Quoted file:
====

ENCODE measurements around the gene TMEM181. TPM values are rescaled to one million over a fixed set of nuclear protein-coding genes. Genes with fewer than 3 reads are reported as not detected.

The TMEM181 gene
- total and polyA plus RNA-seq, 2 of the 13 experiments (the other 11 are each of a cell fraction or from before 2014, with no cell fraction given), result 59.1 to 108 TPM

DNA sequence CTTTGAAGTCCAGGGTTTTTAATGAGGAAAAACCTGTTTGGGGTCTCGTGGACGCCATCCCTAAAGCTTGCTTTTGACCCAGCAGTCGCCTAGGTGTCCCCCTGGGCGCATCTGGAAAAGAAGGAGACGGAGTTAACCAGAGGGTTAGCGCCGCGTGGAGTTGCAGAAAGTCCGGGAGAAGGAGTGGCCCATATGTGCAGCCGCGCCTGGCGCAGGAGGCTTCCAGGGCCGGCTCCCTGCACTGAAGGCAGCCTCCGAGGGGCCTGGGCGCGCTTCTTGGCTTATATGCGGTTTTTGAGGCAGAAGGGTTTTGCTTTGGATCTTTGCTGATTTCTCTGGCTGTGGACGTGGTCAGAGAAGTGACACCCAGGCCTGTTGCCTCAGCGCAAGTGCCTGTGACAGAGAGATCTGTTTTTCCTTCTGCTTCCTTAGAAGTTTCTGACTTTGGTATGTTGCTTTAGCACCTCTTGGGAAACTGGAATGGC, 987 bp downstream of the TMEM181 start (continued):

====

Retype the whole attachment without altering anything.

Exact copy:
ENCODE measurements around the gene TMEM181. TPM values are rescaled to one million over a fixed set of nuclear protein-coding genes. Genes with fewer than 3 reads are reported as not detected.

The TMEM181 gene
- total and polyA plus RNA-seq, 2 of the 13 experiments (the other 11 are each of a cell fraction or from before 2014, with no cell fraction given), result 59.1 to 108 TPM

DNA sequence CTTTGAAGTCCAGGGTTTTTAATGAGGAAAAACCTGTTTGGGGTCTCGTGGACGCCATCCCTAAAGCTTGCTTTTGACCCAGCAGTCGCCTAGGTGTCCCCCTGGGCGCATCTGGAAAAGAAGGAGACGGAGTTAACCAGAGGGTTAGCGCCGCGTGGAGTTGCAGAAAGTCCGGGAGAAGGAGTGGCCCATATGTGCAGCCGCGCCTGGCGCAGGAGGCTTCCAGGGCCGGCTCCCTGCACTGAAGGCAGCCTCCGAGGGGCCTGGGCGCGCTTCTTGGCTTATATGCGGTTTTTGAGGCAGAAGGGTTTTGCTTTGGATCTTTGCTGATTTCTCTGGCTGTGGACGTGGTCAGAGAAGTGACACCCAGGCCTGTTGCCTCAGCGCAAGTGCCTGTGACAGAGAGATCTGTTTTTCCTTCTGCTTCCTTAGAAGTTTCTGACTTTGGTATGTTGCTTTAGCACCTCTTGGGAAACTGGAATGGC, 987 bp downstream of the TMEM181 start (continued):